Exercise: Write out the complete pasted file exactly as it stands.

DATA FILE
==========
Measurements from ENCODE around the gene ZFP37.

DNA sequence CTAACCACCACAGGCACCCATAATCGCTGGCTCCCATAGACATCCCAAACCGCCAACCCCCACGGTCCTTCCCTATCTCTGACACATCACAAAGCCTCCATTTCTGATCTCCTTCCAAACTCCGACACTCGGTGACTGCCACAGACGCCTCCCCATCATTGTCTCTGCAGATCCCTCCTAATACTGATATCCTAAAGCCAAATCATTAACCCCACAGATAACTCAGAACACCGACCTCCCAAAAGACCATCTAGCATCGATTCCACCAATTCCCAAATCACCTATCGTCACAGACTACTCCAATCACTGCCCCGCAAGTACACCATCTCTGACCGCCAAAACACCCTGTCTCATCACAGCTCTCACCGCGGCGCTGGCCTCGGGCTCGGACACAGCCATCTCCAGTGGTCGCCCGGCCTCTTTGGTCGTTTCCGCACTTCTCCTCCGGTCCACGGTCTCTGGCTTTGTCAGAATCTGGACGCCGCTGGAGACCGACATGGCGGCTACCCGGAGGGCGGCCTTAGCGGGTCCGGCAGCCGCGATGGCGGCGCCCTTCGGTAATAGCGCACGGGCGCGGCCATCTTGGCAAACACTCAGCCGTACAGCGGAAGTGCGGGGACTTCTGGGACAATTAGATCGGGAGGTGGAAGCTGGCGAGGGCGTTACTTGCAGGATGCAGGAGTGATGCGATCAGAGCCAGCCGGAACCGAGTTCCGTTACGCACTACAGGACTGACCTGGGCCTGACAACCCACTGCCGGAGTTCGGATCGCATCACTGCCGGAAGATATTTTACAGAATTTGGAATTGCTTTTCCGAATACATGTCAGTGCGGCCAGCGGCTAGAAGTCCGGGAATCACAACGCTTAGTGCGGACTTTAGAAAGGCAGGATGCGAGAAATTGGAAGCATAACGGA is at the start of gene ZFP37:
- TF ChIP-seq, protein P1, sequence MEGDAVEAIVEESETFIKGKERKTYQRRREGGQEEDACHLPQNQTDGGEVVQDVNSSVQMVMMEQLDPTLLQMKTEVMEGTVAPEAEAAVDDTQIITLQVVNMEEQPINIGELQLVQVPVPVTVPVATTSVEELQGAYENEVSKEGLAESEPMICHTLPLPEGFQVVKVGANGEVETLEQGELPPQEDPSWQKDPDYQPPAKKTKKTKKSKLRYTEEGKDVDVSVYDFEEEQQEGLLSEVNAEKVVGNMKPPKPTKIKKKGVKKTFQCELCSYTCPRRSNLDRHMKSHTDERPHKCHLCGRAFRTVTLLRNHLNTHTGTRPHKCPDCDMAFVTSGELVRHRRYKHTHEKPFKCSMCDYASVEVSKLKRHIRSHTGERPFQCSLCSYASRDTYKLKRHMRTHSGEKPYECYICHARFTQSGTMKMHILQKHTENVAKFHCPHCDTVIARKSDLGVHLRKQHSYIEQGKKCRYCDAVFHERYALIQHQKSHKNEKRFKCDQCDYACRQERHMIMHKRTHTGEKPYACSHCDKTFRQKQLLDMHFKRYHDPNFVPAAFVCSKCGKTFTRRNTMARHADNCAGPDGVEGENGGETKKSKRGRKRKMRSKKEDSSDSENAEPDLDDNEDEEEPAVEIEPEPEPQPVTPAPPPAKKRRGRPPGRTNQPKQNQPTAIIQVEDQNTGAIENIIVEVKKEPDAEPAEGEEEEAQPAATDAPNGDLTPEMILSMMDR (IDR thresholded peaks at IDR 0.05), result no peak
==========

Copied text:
Measurements from ENCODE around the gene ZFP37.

DNA sequence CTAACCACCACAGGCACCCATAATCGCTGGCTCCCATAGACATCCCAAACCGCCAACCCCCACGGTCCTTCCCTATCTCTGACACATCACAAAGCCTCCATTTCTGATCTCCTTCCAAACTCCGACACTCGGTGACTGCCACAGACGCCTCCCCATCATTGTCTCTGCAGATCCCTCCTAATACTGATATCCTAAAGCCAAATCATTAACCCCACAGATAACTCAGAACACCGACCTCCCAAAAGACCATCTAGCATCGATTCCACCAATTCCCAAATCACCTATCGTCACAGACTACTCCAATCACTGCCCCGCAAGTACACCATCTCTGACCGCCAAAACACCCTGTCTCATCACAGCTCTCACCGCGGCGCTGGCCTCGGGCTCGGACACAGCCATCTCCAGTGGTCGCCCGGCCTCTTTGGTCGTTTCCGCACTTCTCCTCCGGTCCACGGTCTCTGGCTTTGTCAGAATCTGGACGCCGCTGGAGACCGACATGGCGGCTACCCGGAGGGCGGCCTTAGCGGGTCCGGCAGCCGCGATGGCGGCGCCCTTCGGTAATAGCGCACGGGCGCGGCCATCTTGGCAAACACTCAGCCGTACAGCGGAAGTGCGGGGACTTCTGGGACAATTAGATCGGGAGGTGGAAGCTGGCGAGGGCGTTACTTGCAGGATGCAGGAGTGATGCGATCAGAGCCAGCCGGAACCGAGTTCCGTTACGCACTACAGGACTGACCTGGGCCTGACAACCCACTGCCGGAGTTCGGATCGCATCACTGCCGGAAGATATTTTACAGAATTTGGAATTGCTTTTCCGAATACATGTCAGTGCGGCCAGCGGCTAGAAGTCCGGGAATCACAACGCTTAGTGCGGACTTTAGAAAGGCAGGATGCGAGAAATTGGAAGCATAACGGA is at the start of gene ZFP37:
- TF ChIP-seq, protein P1, sequence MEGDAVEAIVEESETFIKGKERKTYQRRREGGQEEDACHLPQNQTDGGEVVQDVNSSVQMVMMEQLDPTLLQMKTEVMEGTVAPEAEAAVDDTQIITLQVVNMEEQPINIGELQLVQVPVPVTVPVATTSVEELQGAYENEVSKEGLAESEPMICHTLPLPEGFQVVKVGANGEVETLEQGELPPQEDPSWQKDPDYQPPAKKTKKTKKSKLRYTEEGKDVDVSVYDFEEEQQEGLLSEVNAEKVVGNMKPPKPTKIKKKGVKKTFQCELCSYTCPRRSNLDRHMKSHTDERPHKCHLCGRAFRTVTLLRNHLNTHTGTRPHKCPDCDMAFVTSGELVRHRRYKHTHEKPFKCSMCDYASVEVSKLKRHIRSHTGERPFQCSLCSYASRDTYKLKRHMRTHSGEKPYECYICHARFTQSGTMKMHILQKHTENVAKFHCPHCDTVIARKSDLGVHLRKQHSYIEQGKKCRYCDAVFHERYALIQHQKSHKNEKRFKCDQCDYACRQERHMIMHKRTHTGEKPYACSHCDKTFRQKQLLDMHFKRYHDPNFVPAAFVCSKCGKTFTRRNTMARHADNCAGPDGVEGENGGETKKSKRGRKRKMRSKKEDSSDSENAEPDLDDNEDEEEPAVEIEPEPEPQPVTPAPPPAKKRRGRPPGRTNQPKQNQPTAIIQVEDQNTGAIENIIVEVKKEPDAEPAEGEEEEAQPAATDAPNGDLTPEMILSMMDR (IDR thresholded peaks at IDR 0.05), result no peak